Federal court ruling paves the way for off-label promotion of fish oil product.

  • FDA’s historical position is that “off-label promotion” — the promotion of pharmaceutical products for unapproved uses — violates the Federal Food, Drug, and Cosmetic Act.  The underlying logic is that:  (1) drugs are misbranded when they fail to bear adequate directions for a lay person’s use; (2) prescription drugs cannot bear adequate directions for use by a lay person (as their use must be supervised by a health care provider); and (3) although a statutory exemption exists in the context of prescription drug labeling, the drug must have labeling that directs licensed practitioners to use the drug safely for all intended purposes.  Essentially, the promotion of a drug for an off-label use establishes a new intended use for which no adequate directions have been provided in labeling.  FDA and the industry have sparred over the issue of off-label promotion for years, with FDA holding firm to its restrictions and the industry asserting that the First Amendment permits more information to be shared.  Recently, Amarin (a pharmaceutical company) challenged FDA’s off-label promotional ban in federal court.  The company sought an injunction that would effectively permit Amarin to share efficacy data with doctors where the data support a therapeutic indication not yet approved by FDA.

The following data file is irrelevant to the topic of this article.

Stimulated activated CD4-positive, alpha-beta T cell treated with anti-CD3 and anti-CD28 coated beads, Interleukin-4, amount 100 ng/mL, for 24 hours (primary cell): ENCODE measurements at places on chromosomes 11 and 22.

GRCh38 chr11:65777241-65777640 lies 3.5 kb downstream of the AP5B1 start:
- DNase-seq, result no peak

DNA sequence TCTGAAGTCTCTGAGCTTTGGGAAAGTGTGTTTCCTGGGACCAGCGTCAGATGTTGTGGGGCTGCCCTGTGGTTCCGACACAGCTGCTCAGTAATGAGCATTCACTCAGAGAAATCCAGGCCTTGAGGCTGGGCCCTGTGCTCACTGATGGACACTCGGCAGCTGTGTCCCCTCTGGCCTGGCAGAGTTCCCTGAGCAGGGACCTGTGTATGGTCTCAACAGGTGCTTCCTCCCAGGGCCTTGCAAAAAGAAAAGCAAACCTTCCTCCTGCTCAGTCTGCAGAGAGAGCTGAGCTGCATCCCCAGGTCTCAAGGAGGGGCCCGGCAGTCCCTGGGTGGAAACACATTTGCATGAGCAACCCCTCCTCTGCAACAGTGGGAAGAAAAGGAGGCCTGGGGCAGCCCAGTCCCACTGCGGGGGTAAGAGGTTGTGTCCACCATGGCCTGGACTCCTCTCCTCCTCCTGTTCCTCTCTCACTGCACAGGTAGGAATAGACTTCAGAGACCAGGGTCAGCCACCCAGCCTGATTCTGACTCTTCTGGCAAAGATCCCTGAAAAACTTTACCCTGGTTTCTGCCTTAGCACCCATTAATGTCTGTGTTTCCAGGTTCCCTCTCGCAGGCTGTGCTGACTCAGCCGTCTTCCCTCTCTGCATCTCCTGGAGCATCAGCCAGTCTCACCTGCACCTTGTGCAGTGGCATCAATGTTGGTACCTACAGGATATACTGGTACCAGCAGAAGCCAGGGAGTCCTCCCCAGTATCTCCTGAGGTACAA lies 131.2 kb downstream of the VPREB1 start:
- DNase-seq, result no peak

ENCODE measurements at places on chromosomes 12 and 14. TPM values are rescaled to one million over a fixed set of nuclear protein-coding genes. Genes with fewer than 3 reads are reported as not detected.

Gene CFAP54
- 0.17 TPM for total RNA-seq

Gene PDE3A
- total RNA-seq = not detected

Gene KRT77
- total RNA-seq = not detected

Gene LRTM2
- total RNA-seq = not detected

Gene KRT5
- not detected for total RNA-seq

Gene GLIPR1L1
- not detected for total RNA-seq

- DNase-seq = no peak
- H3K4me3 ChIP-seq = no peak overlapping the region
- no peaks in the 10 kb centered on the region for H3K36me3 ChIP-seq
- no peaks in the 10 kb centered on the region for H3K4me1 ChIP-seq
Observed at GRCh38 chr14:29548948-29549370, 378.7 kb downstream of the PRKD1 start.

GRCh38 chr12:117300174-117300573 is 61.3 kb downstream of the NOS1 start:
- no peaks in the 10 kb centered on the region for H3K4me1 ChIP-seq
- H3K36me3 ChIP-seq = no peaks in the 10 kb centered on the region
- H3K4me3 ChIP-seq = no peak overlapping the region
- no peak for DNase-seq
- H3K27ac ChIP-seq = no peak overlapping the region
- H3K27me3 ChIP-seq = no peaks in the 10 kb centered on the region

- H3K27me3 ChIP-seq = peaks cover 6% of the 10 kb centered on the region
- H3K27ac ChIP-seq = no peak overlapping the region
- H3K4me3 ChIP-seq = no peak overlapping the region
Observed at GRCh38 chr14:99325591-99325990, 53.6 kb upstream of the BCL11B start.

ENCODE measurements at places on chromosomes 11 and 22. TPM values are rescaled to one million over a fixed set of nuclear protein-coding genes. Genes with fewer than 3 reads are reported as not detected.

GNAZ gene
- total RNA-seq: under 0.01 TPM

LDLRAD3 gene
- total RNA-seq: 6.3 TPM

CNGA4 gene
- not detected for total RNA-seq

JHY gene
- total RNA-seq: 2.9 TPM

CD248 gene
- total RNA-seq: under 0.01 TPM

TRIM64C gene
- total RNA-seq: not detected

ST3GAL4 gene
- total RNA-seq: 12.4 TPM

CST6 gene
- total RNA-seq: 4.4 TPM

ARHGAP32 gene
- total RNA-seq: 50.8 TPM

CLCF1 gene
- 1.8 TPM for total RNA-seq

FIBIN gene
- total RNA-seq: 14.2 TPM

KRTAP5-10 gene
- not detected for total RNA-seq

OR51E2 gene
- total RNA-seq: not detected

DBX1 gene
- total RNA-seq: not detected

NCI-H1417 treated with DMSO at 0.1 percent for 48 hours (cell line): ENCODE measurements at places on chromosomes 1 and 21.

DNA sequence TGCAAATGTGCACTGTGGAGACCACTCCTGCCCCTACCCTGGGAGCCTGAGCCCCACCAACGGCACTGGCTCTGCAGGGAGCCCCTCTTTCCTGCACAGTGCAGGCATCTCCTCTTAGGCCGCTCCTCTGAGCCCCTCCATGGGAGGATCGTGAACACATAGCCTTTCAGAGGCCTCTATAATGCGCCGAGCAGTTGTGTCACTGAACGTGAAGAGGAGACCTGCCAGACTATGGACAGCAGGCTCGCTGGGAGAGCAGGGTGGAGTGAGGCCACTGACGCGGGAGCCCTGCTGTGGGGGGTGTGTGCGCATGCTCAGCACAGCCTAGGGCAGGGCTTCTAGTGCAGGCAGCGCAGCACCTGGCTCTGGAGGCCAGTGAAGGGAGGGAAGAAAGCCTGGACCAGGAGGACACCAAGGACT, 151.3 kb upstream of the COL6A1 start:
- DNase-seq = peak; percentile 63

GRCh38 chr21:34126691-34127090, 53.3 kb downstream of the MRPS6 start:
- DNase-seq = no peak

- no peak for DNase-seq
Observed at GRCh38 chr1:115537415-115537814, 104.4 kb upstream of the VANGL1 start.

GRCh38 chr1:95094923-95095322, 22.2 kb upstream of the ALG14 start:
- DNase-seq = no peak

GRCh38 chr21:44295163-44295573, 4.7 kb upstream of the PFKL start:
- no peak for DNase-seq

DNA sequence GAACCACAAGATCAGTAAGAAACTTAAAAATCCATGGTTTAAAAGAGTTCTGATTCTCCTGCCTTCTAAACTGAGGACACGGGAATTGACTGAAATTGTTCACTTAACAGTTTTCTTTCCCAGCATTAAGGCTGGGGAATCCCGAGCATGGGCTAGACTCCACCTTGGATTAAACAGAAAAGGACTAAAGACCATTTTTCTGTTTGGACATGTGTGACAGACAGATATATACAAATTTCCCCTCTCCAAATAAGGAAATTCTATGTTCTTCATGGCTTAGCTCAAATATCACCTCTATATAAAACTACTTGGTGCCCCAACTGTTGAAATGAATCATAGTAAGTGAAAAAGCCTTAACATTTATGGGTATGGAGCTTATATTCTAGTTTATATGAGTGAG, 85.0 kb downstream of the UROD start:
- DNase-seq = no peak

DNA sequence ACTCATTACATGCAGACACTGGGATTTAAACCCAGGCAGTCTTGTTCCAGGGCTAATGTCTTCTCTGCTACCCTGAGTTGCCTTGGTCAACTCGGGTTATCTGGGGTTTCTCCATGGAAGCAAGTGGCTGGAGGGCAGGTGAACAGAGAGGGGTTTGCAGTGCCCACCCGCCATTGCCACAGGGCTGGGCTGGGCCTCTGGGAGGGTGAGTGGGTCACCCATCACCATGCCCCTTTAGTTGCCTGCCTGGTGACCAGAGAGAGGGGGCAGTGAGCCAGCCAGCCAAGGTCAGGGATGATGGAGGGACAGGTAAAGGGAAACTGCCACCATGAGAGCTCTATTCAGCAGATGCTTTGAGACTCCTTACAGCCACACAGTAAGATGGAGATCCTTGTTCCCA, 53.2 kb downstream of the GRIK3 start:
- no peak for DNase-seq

• In a groundbreaking ruling, a New York federal judge granted Amarin’s preliminary injunction and ruled that the company has a First Amendment right to provide doctors with truthful and non-misleading information about the drug’s efficacy in treating patients with “persistently high” triglyceride levels, as compared to the “very high” level specified in FDA’s approval.
  • The ruling marks the first time that a federal court has so expressly stated that off-label promotion warrants First Amendment protection.  FDA has 60 days to appeal the decision, but has not yet indicated its plan of action.  Although the lawsuit is fairly narrow and restricted to specific statements about one particular drug, it may have broad implications for the drug industry and could open the door to a major change in FDA’s historical authority to restrict off-label promotion.